PEN America calls off awards ceremony after nominees drop out over its response to Israel-Hamas war
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Facing widespread unhappiness over its response to the Israel-Hamas war, the writers’ group PEN America has called off its annual awards ceremony. Dozens of nominees had dropped out of the event, which was to have taken place next week.

PEN, a literary and free expression organization, hands out hundreds of thousands of dollars in prizes each year, including $75,000 for the PEN/Jean Stein Award for best book. But with nine of the 10 Jean Stein finalists withdrawing, along with nominees in categories ranging from translation to poetry, continuing with the ceremony at The Town Hall in Manhattan proved unworkable.

Among those dropping out was debut novel finalist Rachel Eliza Griffiths, wife of former PEN president Salman Rushdie.

“This is a beloved event and an enormous amount of work goes into it, so we all regret this outcome but ultimately concluded it was not possible to carry out a celebration in the way we had hoped and planned,” PEN America CEO Suzanne Nossel said in a statement Monday.

The cancellation comes as tensions over the war have spread throughout the country, from college campuses to political events to roadways, which at times have been blocked by protesters everywhere from Illinois to California.

Since the war began last October, authors affiliated with PEN have repeatedly denounced the organization for allegedly favoring Israel and downplaying atrocities against Palestinian writers and journalists. In an open letter published last month, and endorsed by Naomi Klein and Lorrie Moore among others, the signers criticized PEN for not mobilizing “any substantial coordinated support” for Palestinians and for not upholding its mission to “dispel all hatreds and to champion the ideal of one humanity living in peace and equality in one world.”

PEN has responded by citing that it has condemned the loss of life in Gaza, called for a ceasefire and helped set up a $100,000 emergency fund for Palestinian writers. Last week, PEN America President Jennifer Finney Boylan announced that a committee was being formed to review the organization’s work, “not just over the last six months, but indeed, going back a decade, to ensure we are aligned with our mission and make recommendations about how we respond to future conflicts.”

Critics have said that the relief fund is too small and noted that PEN waited until March to endorse a ceasefire, five months after the war began.

Stein finalists had included Justin Torres’ “Blackouts,” winner last fall of the National Book Award for fiction, and Catherine Lacey’s “Biography of X.” At the request of the estate for Jean Stein, an author and oral historian who died in 2017, the prize money will be donated to the Palestine Children’s Relief Fund.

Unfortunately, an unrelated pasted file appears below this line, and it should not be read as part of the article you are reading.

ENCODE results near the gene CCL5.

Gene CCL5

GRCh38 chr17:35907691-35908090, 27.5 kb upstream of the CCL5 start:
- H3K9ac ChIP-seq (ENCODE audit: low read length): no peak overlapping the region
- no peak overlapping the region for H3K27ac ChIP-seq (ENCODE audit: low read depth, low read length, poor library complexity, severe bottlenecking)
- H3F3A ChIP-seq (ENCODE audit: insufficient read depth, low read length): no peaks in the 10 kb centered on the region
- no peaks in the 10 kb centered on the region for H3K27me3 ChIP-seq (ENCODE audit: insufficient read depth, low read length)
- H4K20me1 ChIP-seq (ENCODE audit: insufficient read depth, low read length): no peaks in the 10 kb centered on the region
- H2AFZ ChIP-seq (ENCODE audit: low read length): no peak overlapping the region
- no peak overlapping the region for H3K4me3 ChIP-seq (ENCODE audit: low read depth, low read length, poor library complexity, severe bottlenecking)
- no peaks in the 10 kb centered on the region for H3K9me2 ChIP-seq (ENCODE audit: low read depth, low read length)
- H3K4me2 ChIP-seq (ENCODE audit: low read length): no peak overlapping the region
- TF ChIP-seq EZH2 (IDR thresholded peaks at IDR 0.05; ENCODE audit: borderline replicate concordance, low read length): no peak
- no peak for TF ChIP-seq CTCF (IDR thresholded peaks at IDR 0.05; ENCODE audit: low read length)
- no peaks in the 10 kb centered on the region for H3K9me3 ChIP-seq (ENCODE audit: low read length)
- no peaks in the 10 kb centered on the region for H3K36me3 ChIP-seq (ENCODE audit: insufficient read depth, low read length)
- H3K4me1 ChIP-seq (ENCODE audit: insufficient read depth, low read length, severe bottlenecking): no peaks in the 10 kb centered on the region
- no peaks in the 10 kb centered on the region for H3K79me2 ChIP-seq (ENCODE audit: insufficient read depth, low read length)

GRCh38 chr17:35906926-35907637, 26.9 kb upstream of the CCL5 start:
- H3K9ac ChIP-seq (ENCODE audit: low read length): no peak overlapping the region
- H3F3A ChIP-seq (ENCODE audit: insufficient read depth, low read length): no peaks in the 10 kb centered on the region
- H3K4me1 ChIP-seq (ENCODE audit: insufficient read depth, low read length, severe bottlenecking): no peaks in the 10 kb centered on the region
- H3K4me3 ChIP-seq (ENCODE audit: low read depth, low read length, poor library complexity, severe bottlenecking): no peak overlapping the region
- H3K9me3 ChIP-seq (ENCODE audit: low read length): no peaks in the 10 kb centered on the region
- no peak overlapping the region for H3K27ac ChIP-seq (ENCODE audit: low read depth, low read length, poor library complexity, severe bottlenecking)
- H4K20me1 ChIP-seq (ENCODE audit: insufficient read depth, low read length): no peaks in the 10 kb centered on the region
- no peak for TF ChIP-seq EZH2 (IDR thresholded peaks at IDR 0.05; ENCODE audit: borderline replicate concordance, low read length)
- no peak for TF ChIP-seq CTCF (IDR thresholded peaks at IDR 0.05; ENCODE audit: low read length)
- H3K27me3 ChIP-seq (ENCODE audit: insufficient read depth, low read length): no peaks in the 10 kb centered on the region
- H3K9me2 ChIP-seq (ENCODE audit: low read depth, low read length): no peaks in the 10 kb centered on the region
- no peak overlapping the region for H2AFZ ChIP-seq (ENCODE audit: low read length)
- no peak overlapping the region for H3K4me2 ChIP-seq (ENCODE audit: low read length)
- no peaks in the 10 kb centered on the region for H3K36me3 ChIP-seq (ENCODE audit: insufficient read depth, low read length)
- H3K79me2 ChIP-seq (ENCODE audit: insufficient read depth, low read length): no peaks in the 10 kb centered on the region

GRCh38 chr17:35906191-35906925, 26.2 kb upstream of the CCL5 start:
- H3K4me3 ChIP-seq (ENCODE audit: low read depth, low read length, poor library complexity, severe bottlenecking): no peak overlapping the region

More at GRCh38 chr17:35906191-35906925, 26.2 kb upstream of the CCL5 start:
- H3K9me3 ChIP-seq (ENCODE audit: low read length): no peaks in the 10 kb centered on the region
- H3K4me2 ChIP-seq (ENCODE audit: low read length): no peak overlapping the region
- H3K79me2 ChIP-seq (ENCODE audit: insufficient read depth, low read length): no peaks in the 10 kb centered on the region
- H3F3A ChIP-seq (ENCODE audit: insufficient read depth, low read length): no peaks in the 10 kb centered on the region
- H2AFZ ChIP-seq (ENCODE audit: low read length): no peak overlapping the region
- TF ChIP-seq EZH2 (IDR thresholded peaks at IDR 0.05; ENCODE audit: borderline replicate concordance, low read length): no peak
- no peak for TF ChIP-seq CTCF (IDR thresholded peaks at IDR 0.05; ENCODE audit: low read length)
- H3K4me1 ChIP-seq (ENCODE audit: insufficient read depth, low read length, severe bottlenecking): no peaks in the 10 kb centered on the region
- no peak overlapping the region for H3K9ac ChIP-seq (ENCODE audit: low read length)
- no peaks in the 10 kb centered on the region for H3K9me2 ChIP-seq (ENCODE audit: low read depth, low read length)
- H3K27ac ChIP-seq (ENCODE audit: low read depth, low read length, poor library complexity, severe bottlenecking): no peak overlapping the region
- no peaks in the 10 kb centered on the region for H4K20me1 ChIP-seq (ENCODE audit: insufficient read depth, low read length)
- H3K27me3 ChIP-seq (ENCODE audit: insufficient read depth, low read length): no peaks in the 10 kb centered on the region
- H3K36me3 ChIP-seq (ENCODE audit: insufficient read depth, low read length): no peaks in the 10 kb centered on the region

“Jean Stein was a passionate advocate for Palestinian rights who published, supported, and celebrated Palestinian writers and visual artists,” reads a statement from Katrina Vanden Heuvel, Wendy Vanden Heuvel and Bill Clegg, on behalf of the Stein estate. “While she established the PEN America award in her name to bring attention to and provide meaningful support to writers of the highest literary achievement, we know she would have respected the stance and sacrifice of the writers who have withdrawn from contention this year.”

Camille T. Dungy’s “Soil” had been the only remaining Stein award contender.

PEN announced Monday that judges had selected a handful of winners, among them Javier Fuentes’ “Countries of Origin” for debut novel, the PEN/Hemingway award. Playwright/screenwriter Tony Kushner will still receive the PEN/Mike Nichols Writing for Performance Award. Other honorary awards include the PEN/Nabokov Award for Achievement in International Literature, given to the late Maryse Condé.

Some authors have called for the resignation of Nossel and other top officials. Lacey, in an Instagram post last week, wrote that PEN needed to “make big changes in the leadership and move into a new era.” More than a dozen awards finalists endorsed a recent letter that demanded Nossel, Boylan and others step down and alleged that PEN had “shown blatant disregard of our collective values.”

A PEN spokesperson said it had no plans to respond to calls for Nossel and others to resign.

PEN’s other high-profile spring events — the “World Voices” festivals in New York and Los Angeles, and the gala at the American Museum of Natural History — will go ahead as scheduled. Klein and Moore are among the writers who have said they will not attend the World Voices festival, which Rushdie helped establish 20 years ago. Rushdie and other former PEN presidents, including Jennifer Egan and Andrew Solomon, had recently published a letter urging the literary community to participate in the festival.

“The festival was conceived amid conflict to draw together diverse authors and thinkers at a time of deepening and deadly geopolitical tension after 9/11,” the letter reads in part.

“We believe in PEN America and the festival and urge that, even at a time of discord, readers and writers will once again find a way to come together to jointly quest for insight and inspiration.”

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